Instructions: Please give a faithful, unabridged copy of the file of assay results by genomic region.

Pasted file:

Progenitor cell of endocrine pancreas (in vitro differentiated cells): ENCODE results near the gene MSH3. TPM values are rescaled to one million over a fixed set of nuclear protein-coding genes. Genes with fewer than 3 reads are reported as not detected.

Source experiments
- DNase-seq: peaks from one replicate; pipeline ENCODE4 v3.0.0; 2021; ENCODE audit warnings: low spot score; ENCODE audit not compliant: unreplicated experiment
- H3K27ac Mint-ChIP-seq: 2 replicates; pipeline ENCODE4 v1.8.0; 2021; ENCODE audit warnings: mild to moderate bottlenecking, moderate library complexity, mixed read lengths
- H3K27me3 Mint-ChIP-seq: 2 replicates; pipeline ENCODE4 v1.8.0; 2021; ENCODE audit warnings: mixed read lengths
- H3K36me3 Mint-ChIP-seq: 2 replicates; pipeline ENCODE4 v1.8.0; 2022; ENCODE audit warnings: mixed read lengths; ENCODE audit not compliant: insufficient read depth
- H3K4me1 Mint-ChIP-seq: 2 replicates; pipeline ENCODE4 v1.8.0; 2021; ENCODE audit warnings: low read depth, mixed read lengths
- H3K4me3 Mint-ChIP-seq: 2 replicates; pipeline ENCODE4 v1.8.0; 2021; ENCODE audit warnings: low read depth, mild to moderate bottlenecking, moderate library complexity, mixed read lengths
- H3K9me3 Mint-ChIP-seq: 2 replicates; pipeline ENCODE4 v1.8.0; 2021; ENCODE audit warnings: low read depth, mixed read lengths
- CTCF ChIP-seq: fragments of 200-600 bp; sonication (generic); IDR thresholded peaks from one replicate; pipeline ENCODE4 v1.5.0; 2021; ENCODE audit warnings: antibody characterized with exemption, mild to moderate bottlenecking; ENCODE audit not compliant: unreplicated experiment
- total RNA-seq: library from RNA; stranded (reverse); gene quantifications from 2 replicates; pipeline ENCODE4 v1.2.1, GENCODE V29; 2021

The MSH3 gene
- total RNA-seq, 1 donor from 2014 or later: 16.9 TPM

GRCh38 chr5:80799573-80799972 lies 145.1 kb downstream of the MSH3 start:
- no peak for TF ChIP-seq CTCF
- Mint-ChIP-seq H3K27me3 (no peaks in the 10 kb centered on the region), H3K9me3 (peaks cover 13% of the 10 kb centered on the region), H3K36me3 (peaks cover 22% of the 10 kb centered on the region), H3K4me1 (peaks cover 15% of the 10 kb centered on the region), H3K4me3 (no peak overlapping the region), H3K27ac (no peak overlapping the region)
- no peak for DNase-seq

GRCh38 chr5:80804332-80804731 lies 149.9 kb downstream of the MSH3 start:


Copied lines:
Progenitor cell of endocrine pancreas (in vitro differentiated cells): ENCODE results near the gene MSH3. TPM values are rescaled to one million over a fixed set of nuclear protein-coding genes. Genes with fewer than 3 reads are reported as not detected.

Source experiments
- DNase-seq: peaks from one replicate; pipeline ENCODE4 v3.0.0; 2021; ENCODE audit warnings: low spot score; ENCODE audit not compliant: unreplicated experiment
- H3K27ac Mint-ChIP-seq: 2 replicates; pipeline ENCODE4 v1.8.0; 2021; ENCODE audit warnings: mild to moderate bottlenecking, moderate library complexity, mixed read lengths
- H3K27me3 Mint-ChIP-seq: 2 replicates; pipeline ENCODE4 v1.8.0; 2021; ENCODE audit warnings: mixed read lengths
- H3K36me3 Mint-ChIP-seq: 2 replicates; pipeline ENCODE4 v1.8.0; 2022; ENCODE audit warnings: mixed read lengths; ENCODE audit not compliant: insufficient read depth
- H3K4me1 Mint-ChIP-seq: 2 replicates; pipeline ENCODE4 v1.8.0; 2021; ENCODE audit warnings: low read depth, mixed read lengths
- H3K4me3 Mint-ChIP-seq: 2 replicates; pipeline ENCODE4 v1.8.0; 2021; ENCODE audit warnings: low read depth, mild to moderate bottlenecking, moderate library complexity, mixed read lengths
- H3K9me3 Mint-ChIP-seq: 2 replicates; pipeline ENCODE4 v1.8.0; 2021; ENCODE audit warnings: low read depth, mixed read lengths
- CTCF ChIP-seq: fragments of 200-600 bp; sonication (generic); IDR thresholded peaks from one replicate; pipeline ENCODE4 v1.5.0; 2021; ENCODE audit warnings: antibody characterized with exemption, mild to moderate bottlenecking; ENCODE audit not compliant: unreplicated experiment
- total RNA-seq: library from RNA; stranded (reverse); gene quantifications from 2 replicates; pipeline ENCODE4 v1.2.1, GENCODE V29; 2021

The MSH3 gene
- total RNA-seq, 1 donor from 2014 or later: 16.9 TPM

GRCh38 chr5:80799573-80799972 lies 145.1 kb downstream of the MSH3 start:
- no peak for TF ChIP-seq CTCF
- Mint-ChIP-seq H3K27me3 (no peaks in the 10 kb centered on the region), H3K9me3 (peaks cover 13% of the 10 kb centered on the region), H3K36me3 (peaks cover 22% of the 10 kb centered on the region), H3K4me1 (peaks cover 15% of the 10 kb centered on the region), H3K4me3 (no peak overlapping the region), H3K27ac (no peak overlapping the region)
- no peak for DNase-seq

GRCh38 chr5:80804332-80804731 lies 149.9 kb downstream of the MSH3 start: